In 2015, the Coalition introduced the Medical Research Future Fund Act, which seeks to “improve the health and wellbeing of Australians… [through] financial assistance to support medical research and medical innovation.” Under Turnbull, there has also been a push toward increased commercialisation of ideas through better collaboration between business, research organisations, and educational institutions. This kind of collaboration is sorely needed and has been recently discussed in the leading scientific journal Nature. For this election, the Coalition has proposed a National Innovation and Science Agenda, with a promise of $1.1bn to “incentivise innovation and entrepreneurship and help bring more great Australian ideas to market.” It remains to be seen how this approach of sellable science combined with decreasing investment will result in innovative ideas and research if the Coalition come out on top on 2 July.
The Greens, while they do not have a realistic chance of forming government, are hot on the heels of winning marginal Lower House seats such as Batman and Richmond, as well as a variety of Senate seats. As such, it is worthwhile exploring their science policies, as the winning party will likely have to work with the Greens in order to pass any legislation.
Traditionally having grassroots, environmentally-focused ideology, the Greens are now proposing an Innovation Commissioner and $678.9m over four years to increase STEM uptake in schools and universities. This is coupled with the ambition to ensure that energy generation in Australia is at least 90% renewable by 2030 as a part of their Renew Australia plan, as well as a $2.18bn plan to save the Great Barrier Reef. By comparison, the Coalition have plans to set up a $1bn Reef Fund focused on improving Great Barrier Reef water quality. The Greens are decisively anti-mining, and describe the Adani mega-coalmine and the Abbot Point coal port expansion as “environmentally disastrous and economically reckless”.
One of the main points of difference between the Greens and the two major parties is their stance on CSIRO funding. The Greens would see a complete reversal of the Coalition’s cuts to the organisation, bringing it back to pre-2014 levels. With such strong environmentally-focused policies at the forefront of their campaign, the Greens will drive hard bargains to pass legislation for whichever of the ‘old parties’ wins on 2 July.
The Australian Labor Party (ALP)
While traditionally focused on workers’ rights and heavily influenced by trade unions, the ALP previously introduced some measures that are environmentally progressive. Notably, the Gillard government brought in the tax on carbon, which was repealed in July 2014 by the then-Abbott Coalition government. However, many of the mining pursuits that adversely affect the climate and the Great Barrier Reef were approved by the ALP, although this was typically done at the state level rather than at the federal level. For the 2016 election, boasting 100 Positive Policies, the ALP support ensuring that 50% of the nation’s electricity is sourced from renewable energy by 2030. In particular, they focus on the jobs that the renewable energy sector will provide for Australia. In reference to the 2014–2015 Coalition budget cuts, the party said: “Australia cannot be an innovation nation while ripping the heart out of CSIRO”.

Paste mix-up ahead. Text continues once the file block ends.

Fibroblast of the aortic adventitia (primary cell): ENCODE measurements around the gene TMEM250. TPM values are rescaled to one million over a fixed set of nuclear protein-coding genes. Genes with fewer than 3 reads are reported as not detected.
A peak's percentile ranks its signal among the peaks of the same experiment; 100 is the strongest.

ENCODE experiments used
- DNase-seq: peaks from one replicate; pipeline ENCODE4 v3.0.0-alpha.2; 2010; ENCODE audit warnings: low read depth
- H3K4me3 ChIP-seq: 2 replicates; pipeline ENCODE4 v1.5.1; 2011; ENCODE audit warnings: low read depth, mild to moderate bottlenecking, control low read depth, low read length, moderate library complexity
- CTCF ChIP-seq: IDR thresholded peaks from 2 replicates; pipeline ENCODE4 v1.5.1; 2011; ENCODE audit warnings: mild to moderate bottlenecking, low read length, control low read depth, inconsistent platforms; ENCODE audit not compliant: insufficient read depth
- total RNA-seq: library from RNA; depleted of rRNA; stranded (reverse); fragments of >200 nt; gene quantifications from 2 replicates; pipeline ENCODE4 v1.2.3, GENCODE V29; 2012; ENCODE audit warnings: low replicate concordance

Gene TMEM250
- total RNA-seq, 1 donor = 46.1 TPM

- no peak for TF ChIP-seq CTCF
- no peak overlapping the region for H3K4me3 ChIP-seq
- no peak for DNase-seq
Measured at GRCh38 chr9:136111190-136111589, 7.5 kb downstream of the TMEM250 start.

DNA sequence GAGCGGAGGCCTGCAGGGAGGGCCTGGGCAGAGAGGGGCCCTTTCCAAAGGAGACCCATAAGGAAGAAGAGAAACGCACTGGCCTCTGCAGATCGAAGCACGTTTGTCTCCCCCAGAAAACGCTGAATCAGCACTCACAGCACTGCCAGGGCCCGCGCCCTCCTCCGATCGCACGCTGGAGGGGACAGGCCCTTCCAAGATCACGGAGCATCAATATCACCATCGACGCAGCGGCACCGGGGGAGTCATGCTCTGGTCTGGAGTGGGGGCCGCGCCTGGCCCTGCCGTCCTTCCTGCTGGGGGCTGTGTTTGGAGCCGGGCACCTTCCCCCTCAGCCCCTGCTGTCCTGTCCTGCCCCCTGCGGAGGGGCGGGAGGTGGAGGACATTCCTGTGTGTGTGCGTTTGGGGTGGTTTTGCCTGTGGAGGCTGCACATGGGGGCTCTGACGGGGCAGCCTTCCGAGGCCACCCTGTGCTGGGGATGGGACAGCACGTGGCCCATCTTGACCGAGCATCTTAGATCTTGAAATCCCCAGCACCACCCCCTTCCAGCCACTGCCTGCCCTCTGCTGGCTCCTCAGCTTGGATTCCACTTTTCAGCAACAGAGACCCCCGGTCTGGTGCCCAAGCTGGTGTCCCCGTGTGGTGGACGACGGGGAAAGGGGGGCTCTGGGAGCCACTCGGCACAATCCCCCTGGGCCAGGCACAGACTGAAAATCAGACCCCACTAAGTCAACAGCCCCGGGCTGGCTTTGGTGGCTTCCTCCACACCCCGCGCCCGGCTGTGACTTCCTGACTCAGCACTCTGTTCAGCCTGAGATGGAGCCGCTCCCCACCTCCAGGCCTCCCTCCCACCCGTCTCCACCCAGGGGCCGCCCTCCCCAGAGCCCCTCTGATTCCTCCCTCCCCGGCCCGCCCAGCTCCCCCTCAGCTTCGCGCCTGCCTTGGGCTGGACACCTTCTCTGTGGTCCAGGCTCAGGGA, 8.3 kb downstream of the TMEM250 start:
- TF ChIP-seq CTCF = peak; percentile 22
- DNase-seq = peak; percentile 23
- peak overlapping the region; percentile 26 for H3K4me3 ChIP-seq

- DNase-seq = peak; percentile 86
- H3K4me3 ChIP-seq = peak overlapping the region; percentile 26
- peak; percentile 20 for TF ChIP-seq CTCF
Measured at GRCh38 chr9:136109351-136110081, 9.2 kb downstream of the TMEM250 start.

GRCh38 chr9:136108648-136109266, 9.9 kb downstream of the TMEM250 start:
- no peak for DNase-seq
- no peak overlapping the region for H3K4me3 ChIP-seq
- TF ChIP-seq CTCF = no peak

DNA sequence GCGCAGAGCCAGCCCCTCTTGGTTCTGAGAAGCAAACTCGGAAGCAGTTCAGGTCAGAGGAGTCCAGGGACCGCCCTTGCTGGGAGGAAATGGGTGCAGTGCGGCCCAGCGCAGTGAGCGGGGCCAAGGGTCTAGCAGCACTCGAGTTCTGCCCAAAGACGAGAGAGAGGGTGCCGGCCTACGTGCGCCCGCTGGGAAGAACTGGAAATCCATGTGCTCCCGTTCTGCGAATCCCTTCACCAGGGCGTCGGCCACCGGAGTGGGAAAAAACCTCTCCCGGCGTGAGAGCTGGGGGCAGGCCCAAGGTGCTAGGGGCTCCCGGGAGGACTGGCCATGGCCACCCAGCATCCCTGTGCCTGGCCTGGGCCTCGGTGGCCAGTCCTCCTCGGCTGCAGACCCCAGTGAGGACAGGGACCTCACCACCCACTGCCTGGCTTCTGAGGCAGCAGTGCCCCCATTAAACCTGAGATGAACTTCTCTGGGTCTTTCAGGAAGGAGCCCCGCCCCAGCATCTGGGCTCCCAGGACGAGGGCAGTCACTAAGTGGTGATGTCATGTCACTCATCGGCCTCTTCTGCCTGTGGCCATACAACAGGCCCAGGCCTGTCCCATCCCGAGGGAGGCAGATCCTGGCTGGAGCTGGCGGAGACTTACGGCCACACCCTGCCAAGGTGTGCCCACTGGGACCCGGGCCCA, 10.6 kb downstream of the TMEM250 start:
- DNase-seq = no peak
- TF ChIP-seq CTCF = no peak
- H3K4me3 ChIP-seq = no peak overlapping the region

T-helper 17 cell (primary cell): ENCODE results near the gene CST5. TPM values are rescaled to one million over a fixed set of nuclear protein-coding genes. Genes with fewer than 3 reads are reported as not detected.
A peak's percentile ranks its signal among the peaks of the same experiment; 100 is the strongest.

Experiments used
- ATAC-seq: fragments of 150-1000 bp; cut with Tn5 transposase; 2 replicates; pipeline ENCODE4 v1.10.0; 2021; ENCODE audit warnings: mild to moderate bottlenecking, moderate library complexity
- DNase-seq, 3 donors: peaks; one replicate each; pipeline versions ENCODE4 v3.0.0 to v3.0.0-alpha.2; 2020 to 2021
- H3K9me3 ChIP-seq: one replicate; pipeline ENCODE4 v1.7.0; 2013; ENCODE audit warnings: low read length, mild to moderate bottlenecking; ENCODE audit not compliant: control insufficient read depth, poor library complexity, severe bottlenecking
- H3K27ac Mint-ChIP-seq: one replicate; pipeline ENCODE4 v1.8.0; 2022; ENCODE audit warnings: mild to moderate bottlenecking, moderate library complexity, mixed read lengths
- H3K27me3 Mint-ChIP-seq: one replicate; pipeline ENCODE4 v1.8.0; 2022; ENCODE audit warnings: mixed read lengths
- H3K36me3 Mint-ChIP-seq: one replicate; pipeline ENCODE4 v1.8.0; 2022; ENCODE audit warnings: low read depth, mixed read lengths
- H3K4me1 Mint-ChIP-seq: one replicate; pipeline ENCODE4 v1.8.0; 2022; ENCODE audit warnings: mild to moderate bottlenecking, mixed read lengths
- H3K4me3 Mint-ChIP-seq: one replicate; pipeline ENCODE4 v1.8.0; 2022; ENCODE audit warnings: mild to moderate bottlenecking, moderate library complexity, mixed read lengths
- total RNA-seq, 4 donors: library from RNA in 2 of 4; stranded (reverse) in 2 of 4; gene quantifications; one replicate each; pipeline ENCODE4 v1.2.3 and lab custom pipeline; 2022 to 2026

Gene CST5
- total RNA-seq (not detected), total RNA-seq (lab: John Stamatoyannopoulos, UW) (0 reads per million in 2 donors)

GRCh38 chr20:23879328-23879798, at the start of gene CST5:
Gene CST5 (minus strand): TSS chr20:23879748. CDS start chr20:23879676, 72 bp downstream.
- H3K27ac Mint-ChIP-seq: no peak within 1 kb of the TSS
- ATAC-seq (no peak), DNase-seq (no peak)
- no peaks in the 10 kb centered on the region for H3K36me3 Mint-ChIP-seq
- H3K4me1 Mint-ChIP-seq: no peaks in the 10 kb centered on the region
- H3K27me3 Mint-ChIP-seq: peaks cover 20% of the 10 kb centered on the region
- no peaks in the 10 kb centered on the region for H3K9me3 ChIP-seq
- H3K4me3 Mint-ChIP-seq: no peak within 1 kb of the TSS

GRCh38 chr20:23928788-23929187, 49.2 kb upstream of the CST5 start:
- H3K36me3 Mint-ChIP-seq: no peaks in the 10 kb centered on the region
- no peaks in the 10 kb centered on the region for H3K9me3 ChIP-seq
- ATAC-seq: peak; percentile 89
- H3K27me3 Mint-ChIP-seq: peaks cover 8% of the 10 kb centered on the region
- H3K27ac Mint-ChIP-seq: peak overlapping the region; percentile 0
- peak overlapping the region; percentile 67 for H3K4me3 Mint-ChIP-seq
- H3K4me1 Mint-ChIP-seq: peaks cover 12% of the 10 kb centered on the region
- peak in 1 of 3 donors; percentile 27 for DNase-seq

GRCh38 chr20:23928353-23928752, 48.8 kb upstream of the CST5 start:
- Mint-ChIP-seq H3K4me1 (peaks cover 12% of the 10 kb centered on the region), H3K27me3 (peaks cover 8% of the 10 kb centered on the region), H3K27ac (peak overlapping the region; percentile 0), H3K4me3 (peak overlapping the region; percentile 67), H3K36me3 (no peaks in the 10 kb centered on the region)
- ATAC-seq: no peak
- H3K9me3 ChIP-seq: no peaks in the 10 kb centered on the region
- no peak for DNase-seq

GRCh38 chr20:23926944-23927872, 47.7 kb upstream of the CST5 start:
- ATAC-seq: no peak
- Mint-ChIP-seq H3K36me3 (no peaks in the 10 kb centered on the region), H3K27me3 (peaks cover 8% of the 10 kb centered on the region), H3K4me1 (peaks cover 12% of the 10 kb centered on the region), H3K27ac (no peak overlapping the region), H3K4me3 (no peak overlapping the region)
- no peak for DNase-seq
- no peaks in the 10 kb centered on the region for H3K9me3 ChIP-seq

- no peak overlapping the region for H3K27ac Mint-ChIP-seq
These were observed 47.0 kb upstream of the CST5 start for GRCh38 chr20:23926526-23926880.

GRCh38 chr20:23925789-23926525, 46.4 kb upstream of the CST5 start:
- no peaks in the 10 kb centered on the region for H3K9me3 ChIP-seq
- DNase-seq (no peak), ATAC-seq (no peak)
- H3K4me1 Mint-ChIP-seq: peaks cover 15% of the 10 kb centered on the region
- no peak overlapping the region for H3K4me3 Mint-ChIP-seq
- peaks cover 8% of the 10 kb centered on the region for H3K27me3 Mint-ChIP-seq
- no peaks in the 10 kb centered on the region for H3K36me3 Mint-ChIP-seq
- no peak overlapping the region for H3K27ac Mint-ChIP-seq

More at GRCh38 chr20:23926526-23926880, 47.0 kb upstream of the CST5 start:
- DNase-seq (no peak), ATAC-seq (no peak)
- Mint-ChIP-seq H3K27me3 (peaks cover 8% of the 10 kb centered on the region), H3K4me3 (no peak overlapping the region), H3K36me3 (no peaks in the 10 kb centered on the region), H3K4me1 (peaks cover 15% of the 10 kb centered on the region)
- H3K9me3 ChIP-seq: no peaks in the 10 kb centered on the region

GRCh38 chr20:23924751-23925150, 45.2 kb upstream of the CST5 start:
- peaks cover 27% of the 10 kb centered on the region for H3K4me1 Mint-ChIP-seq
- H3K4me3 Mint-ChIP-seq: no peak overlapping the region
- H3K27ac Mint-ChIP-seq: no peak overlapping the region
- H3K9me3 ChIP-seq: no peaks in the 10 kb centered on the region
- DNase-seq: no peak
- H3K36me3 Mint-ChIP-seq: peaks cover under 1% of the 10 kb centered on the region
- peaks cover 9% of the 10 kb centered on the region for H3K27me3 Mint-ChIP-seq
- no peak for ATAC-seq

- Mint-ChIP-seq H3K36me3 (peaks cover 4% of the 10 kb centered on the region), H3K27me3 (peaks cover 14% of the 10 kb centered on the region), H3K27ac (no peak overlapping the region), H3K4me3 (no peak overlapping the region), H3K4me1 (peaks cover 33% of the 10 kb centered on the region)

In addition to this support for the climate, the ALP’s policies toward the sciences seem to be a welcome antidote to the past several years of Coalition policies. To help make up for the $3bn lost since 2014, the ALP have promised $1.2bn over four years, including $250m to reverse cuts to the CSIRO and $76.9m for a new biosecurity institute to help programs that are about to run out of funding. Without explicitly stating the 2016 Coalition campaign slogan of the year — "Jobs and Growth" — the ALP policies that encourage innovation certainly seem geared towards the same marketable scientific research as their main opposition.
Deciding the future of Australian science
In 2013, Australian science spending as a percentage of GDP came in at number 18 out of 20 OECD countries, beating only Greece and Slovenia. If this is indeed the age of innovation, we need to adequately fund it in order to produce more leading research that is in line with our impressive history of scientific work. If Australia continues to spread our scientists thinly, we will continue to see an exodus of our brightest minds.
Whatever the result on 2 July, there can be no doubt that Australia is in desperate need of a comprehensive, lasting science policy that supports our researchers. It is our duty to be informed citizens and to make our choice and voice heard by voting at the polling stations this Saturday.
Edited by Ena Music